Let us make precise how minimize statements induce optimal constraint stable models. Let be a constraint logic program associated with . For a variable assignment and an integer , define as the sum of all values for all occurrences of minimize terms in all minimize statements in . A constraint stable model of wrt is dominated if there is a constraint stable model such that and for all , and optimal otherwise. Maximization can be achieved by multiplying each minimize term by .
Note that the set of constraints supported by clingcon is only a subset of the constraints expressible with the syntax fixed in Listing 1. While for example expressions with more than one constraint variable are wellformed according to the syntax, they are not supported by clingcon.
3.3 Algorithms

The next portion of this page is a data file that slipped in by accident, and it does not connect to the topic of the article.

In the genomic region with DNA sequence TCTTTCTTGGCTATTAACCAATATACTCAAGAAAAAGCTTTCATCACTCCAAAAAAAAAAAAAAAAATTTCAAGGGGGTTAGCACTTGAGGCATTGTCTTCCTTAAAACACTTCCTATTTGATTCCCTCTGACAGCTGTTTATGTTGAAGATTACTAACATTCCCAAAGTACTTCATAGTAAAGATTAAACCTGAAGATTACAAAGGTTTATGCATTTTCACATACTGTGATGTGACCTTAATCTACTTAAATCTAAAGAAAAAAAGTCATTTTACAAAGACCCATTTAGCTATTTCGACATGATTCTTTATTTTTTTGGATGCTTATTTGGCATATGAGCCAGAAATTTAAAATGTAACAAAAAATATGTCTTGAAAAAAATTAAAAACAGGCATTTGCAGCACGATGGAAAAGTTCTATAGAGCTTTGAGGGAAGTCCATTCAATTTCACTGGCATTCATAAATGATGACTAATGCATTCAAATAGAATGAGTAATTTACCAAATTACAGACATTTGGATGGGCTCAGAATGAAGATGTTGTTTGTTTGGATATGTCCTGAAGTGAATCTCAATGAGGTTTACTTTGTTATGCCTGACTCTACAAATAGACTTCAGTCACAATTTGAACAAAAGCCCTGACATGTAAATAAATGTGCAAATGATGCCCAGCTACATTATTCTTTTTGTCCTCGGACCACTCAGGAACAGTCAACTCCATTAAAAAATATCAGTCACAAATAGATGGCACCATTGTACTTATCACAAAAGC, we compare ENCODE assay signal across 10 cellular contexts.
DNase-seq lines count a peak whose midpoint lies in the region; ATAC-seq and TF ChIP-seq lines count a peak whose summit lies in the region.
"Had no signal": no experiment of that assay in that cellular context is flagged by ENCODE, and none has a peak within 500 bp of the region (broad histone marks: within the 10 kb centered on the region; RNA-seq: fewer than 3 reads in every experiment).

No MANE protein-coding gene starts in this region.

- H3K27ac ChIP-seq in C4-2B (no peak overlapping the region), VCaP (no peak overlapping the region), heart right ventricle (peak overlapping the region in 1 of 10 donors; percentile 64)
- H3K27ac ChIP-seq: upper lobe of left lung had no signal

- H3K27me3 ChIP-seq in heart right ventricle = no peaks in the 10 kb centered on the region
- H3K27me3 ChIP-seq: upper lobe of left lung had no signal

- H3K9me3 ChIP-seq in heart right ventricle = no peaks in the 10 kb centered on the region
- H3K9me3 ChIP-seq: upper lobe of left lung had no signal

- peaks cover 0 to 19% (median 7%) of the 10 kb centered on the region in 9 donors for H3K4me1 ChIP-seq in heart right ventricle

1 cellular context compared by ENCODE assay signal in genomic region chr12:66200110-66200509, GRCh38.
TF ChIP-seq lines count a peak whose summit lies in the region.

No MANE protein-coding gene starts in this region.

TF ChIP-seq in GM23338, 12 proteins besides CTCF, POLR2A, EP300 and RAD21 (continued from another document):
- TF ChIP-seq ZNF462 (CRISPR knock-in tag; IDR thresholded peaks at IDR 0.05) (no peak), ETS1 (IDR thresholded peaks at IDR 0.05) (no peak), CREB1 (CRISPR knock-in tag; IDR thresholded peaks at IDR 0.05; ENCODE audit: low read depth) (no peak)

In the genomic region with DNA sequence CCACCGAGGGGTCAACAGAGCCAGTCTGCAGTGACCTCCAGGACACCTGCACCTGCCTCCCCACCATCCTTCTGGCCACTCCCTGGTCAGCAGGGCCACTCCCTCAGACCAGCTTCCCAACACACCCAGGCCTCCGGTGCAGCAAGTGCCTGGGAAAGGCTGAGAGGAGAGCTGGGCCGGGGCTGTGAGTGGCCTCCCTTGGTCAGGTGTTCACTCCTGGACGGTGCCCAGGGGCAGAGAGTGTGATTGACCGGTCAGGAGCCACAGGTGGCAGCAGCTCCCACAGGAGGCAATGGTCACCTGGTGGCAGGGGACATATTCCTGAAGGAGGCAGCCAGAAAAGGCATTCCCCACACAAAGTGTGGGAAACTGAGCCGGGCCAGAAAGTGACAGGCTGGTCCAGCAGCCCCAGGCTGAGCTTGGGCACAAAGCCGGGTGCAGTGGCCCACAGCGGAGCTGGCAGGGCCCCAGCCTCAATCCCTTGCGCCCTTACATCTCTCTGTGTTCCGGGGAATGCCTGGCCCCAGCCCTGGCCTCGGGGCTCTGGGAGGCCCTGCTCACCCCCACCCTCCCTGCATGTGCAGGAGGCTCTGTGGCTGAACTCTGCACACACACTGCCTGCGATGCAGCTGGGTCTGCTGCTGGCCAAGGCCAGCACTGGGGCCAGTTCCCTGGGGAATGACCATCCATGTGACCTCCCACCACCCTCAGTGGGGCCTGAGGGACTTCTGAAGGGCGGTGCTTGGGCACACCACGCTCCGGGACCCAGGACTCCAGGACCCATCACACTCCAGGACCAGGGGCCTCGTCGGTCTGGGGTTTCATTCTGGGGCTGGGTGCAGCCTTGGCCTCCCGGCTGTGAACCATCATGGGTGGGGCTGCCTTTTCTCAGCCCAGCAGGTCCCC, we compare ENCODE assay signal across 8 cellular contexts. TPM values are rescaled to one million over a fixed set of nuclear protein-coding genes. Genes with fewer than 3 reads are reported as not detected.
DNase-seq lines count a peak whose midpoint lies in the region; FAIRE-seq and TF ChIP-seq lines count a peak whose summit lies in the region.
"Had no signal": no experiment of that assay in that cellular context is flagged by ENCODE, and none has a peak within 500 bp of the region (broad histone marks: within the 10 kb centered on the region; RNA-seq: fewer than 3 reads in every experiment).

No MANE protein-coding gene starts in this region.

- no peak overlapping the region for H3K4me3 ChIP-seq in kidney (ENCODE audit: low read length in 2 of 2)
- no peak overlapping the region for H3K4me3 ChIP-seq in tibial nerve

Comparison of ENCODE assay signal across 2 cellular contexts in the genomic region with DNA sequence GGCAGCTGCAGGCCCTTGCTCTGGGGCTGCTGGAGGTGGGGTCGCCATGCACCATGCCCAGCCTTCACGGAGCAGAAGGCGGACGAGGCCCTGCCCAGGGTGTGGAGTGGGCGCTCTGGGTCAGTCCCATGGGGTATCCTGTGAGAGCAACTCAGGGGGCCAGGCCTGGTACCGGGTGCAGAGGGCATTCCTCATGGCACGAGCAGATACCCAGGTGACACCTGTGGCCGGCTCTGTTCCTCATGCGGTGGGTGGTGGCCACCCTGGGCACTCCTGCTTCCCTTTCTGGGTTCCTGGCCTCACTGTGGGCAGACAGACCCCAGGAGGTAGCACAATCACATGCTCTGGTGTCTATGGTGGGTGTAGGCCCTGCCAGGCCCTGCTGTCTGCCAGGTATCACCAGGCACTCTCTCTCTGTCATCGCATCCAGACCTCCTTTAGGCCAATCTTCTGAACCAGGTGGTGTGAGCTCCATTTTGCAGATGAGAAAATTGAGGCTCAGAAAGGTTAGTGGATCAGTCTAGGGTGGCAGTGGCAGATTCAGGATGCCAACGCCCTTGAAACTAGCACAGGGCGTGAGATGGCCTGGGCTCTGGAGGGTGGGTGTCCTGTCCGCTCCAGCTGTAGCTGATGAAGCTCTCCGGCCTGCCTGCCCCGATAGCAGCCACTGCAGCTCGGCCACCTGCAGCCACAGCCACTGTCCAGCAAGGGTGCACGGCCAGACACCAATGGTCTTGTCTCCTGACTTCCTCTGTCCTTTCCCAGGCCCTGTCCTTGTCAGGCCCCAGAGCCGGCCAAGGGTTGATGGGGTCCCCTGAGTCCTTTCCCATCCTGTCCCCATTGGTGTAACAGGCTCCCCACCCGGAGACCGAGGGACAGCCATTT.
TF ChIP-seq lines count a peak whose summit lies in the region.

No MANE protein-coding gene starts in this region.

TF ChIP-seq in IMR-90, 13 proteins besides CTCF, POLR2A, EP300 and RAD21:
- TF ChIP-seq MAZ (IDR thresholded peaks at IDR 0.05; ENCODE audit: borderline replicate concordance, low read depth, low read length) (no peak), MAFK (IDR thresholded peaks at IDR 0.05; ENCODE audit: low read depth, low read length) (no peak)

As mentioned, clingcon pursues a lazy approach to constraint solving that distinguishes two phases. During preprocessing, any part of the nogoods representing a CSP can be made explicit and thus put right away under the influence of CDCLbased solving. Unlike this, the remaining constraints are at first kept implicit and their corresponding nogoods are only added via constraint propagators to CDCL solving when needed. This partitioning of constraints constitutes a tradeoff. On the one hand, constraint propagators are usually slower than unit propagation, in particular, when dealing with sets of nogoods of moderate size because of modern SAT techniques such as the twowatchedliterals scheme [Zhang et al. (2001)]. On the other hand, translating all constraints is often impracticable, in particular, when dealing with very large domains. Hence, a good tradeoff is to restrict the translation to “small constraints” in order to benefit from the high performance of CDCL solving and to unfold “larger constraints” only by need.